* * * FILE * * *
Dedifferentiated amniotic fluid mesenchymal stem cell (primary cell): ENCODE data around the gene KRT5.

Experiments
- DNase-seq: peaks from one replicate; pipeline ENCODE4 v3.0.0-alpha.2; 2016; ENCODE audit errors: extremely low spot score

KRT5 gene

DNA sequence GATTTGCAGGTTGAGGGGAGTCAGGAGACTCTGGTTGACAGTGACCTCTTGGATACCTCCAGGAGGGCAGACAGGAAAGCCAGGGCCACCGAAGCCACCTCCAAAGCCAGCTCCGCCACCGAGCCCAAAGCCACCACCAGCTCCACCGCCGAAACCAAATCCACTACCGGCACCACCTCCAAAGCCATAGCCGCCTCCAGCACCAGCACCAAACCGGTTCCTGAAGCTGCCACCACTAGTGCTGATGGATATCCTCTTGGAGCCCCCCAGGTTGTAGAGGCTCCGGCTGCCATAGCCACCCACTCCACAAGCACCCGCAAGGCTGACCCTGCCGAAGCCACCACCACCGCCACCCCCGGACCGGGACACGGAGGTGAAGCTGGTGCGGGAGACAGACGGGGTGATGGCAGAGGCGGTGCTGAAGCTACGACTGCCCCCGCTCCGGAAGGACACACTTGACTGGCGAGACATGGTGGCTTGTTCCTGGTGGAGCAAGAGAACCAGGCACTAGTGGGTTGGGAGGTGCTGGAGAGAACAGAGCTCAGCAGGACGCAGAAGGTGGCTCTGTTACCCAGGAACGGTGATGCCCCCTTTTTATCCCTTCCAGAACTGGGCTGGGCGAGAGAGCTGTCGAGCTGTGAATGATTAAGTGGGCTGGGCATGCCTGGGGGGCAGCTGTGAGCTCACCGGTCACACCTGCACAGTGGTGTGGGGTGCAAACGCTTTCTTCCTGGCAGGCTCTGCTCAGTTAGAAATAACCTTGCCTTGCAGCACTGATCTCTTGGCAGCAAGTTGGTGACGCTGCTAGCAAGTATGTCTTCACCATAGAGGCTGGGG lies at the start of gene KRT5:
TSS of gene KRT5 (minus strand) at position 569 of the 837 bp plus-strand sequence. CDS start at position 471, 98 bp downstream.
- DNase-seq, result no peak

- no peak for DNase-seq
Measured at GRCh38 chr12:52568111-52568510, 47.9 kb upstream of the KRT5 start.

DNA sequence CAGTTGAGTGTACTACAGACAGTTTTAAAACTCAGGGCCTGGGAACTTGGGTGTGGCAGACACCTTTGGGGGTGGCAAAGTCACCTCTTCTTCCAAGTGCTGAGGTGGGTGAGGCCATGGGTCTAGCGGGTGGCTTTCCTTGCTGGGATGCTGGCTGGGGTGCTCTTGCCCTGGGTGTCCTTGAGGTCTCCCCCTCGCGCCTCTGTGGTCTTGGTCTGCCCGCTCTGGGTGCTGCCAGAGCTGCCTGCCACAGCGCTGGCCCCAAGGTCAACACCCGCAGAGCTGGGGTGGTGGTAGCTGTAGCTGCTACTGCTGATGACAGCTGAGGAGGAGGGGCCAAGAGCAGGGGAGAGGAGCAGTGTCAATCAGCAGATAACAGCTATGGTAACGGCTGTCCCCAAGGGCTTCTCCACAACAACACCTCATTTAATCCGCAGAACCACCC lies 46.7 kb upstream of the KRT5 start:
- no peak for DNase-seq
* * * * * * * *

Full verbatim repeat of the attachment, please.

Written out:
Dedifferentiated amniotic fluid mesenchymal stem cell (primary cell): ENCODE data around the gene KRT5.

Experiments
- DNase-seq: peaks from one replicate; pipeline ENCODE4 v3.0.0-alpha.2; 2016; ENCODE audit errors: extremely low spot score

KRT5 gene

DNA sequence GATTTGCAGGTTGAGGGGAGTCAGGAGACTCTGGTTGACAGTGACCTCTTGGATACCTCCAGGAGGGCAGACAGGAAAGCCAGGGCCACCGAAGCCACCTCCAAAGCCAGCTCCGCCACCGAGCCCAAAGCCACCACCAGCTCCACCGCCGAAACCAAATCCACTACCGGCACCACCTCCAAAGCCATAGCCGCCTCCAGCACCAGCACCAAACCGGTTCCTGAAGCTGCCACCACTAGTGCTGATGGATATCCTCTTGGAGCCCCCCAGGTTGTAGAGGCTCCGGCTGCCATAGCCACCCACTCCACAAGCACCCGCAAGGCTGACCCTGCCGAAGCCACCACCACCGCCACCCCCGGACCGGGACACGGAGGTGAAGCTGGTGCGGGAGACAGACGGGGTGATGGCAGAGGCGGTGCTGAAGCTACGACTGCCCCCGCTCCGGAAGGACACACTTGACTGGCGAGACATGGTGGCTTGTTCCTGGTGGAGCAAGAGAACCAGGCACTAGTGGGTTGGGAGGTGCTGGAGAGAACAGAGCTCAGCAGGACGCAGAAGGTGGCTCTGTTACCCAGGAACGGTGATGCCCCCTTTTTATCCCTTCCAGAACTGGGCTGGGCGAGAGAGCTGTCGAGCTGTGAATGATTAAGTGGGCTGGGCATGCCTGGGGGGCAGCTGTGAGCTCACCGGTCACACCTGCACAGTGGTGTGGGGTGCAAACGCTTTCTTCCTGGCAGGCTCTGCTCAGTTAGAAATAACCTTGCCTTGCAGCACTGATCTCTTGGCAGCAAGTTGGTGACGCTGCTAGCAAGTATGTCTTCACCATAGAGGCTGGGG lies at the start of gene KRT5:
TSS of gene KRT5 (minus strand) at position 569 of the 837 bp plus-strand sequence. CDS start at position 471, 98 bp downstream.
- DNase-seq, result no peak

- no peak for DNase-seq
Measured at GRCh38 chr12:52568111-52568510, 47.9 kb upstream of the KRT5 start.

DNA sequence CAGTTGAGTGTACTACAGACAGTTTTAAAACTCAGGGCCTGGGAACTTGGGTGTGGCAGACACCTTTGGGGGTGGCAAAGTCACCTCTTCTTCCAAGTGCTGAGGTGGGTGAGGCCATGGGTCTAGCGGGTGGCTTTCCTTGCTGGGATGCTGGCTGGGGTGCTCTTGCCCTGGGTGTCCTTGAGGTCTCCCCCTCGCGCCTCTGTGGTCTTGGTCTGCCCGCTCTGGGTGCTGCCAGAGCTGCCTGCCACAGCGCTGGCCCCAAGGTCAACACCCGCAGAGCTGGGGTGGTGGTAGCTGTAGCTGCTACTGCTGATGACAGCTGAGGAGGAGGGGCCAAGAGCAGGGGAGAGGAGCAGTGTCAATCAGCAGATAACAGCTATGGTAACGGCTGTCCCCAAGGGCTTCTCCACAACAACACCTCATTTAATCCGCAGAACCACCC lies 46.7 kb upstream of the KRT5 start:
- no peak for DNase-seq